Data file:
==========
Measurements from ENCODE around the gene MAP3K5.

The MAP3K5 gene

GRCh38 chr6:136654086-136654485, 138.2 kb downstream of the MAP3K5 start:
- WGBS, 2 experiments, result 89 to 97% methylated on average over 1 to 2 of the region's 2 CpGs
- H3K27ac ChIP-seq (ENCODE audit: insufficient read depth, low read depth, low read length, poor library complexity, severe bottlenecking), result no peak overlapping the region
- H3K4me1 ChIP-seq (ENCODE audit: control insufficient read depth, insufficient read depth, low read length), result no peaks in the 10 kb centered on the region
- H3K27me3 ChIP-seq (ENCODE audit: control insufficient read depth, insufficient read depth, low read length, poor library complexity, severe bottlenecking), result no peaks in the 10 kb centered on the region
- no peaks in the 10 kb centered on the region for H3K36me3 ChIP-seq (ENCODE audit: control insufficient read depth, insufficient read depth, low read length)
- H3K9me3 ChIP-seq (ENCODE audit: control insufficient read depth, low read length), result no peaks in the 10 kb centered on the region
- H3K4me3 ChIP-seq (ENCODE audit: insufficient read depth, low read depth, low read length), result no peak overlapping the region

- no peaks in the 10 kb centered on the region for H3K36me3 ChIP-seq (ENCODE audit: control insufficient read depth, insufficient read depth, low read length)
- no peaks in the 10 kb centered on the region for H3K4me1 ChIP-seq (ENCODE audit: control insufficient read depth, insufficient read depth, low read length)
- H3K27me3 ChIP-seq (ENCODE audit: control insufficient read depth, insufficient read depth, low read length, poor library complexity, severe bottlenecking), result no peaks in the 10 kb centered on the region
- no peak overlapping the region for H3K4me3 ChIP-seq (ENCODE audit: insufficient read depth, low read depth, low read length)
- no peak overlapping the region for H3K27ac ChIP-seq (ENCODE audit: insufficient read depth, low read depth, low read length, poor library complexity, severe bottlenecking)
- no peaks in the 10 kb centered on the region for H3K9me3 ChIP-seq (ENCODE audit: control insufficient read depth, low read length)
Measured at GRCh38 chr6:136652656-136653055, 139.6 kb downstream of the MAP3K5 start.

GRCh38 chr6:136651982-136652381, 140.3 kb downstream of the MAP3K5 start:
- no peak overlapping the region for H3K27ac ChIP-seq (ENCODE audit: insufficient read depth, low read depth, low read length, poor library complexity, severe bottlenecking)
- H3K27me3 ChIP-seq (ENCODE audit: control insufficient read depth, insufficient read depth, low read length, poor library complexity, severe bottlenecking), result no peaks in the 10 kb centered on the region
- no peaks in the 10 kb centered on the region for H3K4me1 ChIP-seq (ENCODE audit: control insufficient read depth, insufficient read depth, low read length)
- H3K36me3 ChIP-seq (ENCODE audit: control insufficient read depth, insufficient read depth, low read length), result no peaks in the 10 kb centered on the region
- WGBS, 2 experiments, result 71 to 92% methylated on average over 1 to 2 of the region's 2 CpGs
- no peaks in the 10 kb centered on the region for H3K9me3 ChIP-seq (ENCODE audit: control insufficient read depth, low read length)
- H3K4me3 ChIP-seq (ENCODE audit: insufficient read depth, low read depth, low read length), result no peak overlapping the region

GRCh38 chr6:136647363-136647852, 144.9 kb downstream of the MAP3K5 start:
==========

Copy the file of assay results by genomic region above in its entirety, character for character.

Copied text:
Measurements from ENCODE around the gene MAP3K5.

The MAP3K5 gene

GRCh38 chr6:136654086-136654485, 138.2 kb downstream of the MAP3K5 start:
- WGBS, 2 experiments, result 89 to 97% methylated on average over 1 to 2 of the region's 2 CpGs
- H3K27ac ChIP-seq (ENCODE audit: insufficient read depth, low read depth, low read length, poor library complexity, severe bottlenecking), result no peak overlapping the region
- H3K4me1 ChIP-seq (ENCODE audit: control insufficient read depth, insufficient read depth, low read length), result no peaks in the 10 kb centered on the region
- H3K27me3 ChIP-seq (ENCODE audit: control insufficient read depth, insufficient read depth, low read length, poor library complexity, severe bottlenecking), result no peaks in the 10 kb centered on the region
- no peaks in the 10 kb centered on the region for H3K36me3 ChIP-seq (ENCODE audit: control insufficient read depth, insufficient read depth, low read length)
- H3K9me3 ChIP-seq (ENCODE audit: control insufficient read depth, low read length), result no peaks in the 10 kb centered on the region
- H3K4me3 ChIP-seq (ENCODE audit: insufficient read depth, low read depth, low read length), result no peak overlapping the region

- no peaks in the 10 kb centered on the region for H3K36me3 ChIP-seq (ENCODE audit: control insufficient read depth, insufficient read depth, low read length)
- no peaks in the 10 kb centered on the region for H3K4me1 ChIP-seq (ENCODE audit: control insufficient read depth, insufficient read depth, low read length)
- H3K27me3 ChIP-seq (ENCODE audit: control insufficient read depth, insufficient read depth, low read length, poor library complexity, severe bottlenecking), result no peaks in the 10 kb centered on the region
- no peak overlapping the region for H3K4me3 ChIP-seq (ENCODE audit: insufficient read depth, low read depth, low read length)
- no peak overlapping the region for H3K27ac ChIP-seq (ENCODE audit: insufficient read depth, low read depth, low read length, poor library complexity, severe bottlenecking)
- no peaks in the 10 kb centered on the region for H3K9me3 ChIP-seq (ENCODE audit: control insufficient read depth, low read length)
Measured at GRCh38 chr6:136652656-136653055, 139.6 kb downstream of the MAP3K5 start.

GRCh38 chr6:136651982-136652381, 140.3 kb downstream of the MAP3K5 start:
- no peak overlapping the region for H3K27ac ChIP-seq (ENCODE audit: insufficient read depth, low read depth, low read length, poor library complexity, severe bottlenecking)
- H3K27me3 ChIP-seq (ENCODE audit: control insufficient read depth, insufficient read depth, low read length, poor library complexity, severe bottlenecking), result no peaks in the 10 kb centered on the region
- no peaks in the 10 kb centered on the region for H3K4me1 ChIP-seq (ENCODE audit: control insufficient read depth, insufficient read depth, low read length)
- H3K36me3 ChIP-seq (ENCODE audit: control insufficient read depth, insufficient read depth, low read length), result no peaks in the 10 kb centered on the region
- WGBS, 2 experiments, result 71 to 92% methylated on average over 1 to 2 of the region's 2 CpGs
- no peaks in the 10 kb centered on the region for H3K9me3 ChIP-seq (ENCODE audit: control insufficient read depth, low read length)
- H3K4me3 ChIP-seq (ENCODE audit: insufficient read depth, low read depth, low read length), result no peak overlapping the region

GRCh38 chr6:136647363-136647852, 144.9 kb downstream of the MAP3K5 start: